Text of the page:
How to get a job in Germany if you don't fit all the criteria
Many people become dissuaded from applying for a job because they don't meet all of the requirements. Our German career columnists Chris Pyak explains why this shouldn't (necessarily) scare them away.
One question that I get asked regularly: How do I know if I can apply for a job, if I do not fit all criteria?
There are two ways to decide if a job offer fits you.
Requirements vs. reality
First, realize that most job descriptions belong into the fantasy aisle of the book store. HR will list all imaginable skills for the "perfect" candidate. But nothing in our world is perfect. If the HR department did a good job, the skills and requirements are in declining order of importance.
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If you meet 2/3 of the requirements: Feel free to apply.
But be aware: The actual job requirements might be quite different from what you have read in the job description.
A while back I got a mail from one of my coaching clients: She sent me the link to a company that offered jobs in English. There were about 20 positions, from accounting to software development to sales. Every single job description was exactly the same...
Can you perform the job?
The second way. Ask yourself honestly: If I get hired, can I actually perform this job and deliver the results expected?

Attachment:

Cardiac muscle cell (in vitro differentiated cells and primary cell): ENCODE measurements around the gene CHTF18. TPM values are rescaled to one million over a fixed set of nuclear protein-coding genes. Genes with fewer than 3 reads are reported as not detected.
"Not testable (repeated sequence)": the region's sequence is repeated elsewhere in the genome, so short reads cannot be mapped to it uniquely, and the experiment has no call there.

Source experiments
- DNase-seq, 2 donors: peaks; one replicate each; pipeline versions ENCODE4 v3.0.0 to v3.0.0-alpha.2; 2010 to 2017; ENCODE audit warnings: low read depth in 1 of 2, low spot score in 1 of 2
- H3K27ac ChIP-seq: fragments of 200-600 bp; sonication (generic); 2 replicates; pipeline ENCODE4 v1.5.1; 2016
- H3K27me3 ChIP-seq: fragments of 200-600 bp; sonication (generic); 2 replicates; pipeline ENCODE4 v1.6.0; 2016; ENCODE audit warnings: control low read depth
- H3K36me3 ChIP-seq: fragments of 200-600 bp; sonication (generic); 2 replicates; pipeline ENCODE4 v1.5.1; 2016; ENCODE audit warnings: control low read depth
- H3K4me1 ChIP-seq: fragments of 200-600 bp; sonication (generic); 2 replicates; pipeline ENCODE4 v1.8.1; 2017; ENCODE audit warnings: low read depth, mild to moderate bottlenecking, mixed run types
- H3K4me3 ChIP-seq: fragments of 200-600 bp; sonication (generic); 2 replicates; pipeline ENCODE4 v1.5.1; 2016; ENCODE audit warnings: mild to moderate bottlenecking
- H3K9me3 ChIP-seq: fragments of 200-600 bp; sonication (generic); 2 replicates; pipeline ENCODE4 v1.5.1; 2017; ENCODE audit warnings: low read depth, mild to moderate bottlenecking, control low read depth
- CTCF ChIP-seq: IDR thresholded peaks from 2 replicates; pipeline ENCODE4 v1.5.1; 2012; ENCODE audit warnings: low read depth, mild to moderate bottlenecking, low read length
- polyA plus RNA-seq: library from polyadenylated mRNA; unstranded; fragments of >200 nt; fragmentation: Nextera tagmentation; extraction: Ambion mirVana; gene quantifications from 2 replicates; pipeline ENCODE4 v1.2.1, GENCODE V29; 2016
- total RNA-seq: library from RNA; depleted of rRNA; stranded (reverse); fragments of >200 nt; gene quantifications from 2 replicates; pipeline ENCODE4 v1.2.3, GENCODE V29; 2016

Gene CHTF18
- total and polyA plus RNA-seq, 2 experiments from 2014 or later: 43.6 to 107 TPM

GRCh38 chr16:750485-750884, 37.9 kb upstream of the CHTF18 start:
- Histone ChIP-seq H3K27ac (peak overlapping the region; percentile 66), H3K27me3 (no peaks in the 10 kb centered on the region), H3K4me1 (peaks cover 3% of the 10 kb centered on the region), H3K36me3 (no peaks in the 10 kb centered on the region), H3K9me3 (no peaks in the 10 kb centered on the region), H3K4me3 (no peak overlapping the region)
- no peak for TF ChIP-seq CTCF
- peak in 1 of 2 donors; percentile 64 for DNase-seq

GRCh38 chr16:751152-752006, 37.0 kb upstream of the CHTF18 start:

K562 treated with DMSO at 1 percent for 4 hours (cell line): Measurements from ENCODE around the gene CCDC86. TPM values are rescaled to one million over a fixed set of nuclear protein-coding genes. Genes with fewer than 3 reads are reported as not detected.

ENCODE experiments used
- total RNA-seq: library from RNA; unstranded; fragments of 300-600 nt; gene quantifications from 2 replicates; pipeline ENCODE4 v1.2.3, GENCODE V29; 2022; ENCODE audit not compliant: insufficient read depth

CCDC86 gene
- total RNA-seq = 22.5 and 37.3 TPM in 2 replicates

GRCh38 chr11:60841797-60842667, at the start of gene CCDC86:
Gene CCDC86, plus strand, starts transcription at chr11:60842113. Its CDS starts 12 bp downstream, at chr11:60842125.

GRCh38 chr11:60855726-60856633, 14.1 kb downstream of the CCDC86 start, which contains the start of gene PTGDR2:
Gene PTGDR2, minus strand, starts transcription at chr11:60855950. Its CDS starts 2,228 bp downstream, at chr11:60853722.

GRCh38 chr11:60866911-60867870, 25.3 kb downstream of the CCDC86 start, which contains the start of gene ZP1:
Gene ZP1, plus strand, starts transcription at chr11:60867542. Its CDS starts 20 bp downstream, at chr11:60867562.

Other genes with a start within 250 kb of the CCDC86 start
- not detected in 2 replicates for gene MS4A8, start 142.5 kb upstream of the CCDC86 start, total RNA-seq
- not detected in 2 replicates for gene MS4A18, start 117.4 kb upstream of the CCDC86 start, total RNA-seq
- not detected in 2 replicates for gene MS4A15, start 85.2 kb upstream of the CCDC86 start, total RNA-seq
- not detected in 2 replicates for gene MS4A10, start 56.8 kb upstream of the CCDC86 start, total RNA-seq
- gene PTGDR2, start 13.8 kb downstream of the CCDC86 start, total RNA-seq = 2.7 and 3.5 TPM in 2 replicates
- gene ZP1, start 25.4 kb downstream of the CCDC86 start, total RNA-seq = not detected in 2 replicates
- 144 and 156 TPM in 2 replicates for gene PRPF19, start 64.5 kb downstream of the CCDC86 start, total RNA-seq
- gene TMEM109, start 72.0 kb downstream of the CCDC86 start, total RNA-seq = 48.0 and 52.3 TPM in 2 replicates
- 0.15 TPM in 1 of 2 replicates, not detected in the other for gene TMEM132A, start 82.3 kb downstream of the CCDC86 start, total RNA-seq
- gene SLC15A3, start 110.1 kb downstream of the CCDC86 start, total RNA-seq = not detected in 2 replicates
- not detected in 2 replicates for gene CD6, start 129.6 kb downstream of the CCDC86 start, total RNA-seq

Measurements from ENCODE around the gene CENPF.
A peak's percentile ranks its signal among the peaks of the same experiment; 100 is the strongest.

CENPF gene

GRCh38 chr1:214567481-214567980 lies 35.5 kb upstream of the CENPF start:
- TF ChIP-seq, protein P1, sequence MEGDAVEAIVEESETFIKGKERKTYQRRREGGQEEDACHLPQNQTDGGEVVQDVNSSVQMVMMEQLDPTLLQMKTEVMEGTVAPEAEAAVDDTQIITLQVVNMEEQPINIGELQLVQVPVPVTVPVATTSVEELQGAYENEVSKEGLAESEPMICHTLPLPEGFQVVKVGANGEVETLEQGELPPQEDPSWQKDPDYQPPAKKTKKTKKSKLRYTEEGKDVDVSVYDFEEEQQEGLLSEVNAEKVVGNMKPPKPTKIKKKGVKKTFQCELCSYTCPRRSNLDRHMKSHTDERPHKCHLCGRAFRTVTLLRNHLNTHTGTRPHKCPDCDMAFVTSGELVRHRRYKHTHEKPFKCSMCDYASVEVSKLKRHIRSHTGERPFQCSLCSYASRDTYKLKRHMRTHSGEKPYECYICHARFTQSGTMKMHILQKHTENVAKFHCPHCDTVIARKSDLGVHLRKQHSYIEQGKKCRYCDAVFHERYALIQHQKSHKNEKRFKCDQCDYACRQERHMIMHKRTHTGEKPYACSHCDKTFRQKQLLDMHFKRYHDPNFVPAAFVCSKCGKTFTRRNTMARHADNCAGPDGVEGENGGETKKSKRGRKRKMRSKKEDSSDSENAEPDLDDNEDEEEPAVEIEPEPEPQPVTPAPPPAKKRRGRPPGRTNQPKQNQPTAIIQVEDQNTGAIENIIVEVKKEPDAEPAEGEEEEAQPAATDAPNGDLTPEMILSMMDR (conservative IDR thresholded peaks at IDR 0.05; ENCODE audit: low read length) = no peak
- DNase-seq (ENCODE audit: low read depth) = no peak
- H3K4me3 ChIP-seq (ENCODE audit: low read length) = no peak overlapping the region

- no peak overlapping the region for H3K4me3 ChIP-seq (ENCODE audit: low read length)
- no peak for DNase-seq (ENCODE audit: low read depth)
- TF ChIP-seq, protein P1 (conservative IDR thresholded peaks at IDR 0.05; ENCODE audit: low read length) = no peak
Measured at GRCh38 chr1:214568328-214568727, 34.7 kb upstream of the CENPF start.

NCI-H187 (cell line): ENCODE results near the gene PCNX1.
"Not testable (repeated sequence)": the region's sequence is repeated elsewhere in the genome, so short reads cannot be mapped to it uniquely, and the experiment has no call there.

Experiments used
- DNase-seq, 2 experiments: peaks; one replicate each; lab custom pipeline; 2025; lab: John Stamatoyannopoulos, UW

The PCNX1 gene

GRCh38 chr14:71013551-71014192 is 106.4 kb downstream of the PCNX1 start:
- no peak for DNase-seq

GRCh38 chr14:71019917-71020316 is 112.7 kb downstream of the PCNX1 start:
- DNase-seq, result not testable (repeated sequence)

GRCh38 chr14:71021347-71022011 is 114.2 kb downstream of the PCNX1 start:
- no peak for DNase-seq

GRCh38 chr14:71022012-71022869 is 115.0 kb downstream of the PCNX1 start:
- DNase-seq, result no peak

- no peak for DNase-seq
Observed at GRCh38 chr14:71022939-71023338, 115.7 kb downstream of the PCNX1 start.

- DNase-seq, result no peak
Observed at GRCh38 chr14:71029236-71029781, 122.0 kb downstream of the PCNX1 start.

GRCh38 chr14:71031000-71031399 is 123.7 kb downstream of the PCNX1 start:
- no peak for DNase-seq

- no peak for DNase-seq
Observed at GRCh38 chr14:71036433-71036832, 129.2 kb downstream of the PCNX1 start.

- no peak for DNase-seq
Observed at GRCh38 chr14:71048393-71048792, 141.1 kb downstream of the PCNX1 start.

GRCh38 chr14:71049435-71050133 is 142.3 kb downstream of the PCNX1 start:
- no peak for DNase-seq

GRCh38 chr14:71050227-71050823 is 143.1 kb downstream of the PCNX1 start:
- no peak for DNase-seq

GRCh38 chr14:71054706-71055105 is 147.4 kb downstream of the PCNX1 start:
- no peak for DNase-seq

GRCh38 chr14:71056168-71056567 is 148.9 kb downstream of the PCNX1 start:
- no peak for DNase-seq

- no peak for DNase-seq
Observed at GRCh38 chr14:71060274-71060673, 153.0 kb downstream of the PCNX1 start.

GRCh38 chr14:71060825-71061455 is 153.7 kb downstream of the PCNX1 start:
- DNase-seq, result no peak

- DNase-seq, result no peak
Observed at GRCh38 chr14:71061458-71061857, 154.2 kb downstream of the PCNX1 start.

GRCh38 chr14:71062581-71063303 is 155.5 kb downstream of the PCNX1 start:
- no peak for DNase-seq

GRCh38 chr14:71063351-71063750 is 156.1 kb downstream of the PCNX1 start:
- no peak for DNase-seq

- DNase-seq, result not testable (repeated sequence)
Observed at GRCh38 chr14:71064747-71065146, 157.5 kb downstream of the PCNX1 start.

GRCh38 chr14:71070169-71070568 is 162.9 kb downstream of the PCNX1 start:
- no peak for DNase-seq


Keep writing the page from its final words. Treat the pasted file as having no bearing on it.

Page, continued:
One engineer told me the story of his first job in Germany. In the interview process he said "yes" every single time when the employer asked him if he knew a software or had worked with a tool.
He got the job, but on his first day at work it became immediately obvious that he couldn't use any of the software mentioned. His colleagues made him cook coffee and copy documents.
You shouldn't just convince employers, but also yourself, that you're the right fit for a job, writes Chris Pyak. Photo: Depositphotos/VitalikRadko
Embarrassed, he quit after one week, and since then has been completely upfront about his skills and knowledge. (He has a very successful career in Germany now.)
So, the question you should answer yourself is: How will I actually perform my duties, even if I work in a German language environment, but speak only English?
Saying "I will figure it out" is nice attitude, but won't convince a German manager. You will need to actually be able to explain this in detail. Step by step. If you can do that: Apply for the job! (No matter if it's in English or German.)
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As a matter of fact: Smart people will always find a way to overcome the language challenge. You use Google Translate, ask your colleagues or hire an intern who will translate for you during the first months.
And shouldn't that be the real objective for an employer? To hire smart people who find solutions?
SEE ALSO: Find a job in English in Germany
Chris Pyak is the Author of “How To Win Jobs & Influence Germans“. The managing director of Immigrant Spirit GmbH has worked in four different cultures and lived in five different countries.
Chris returned to Germany in 2011. His mission: Bring the Immigrant Spirit to his home country. Chris introduces international professionals to employers in Germany.
On September 3rd at 7 pm, he will be offering a free webinar on how to find - and excel at - a job in Germany, and will be on hand to answer questions.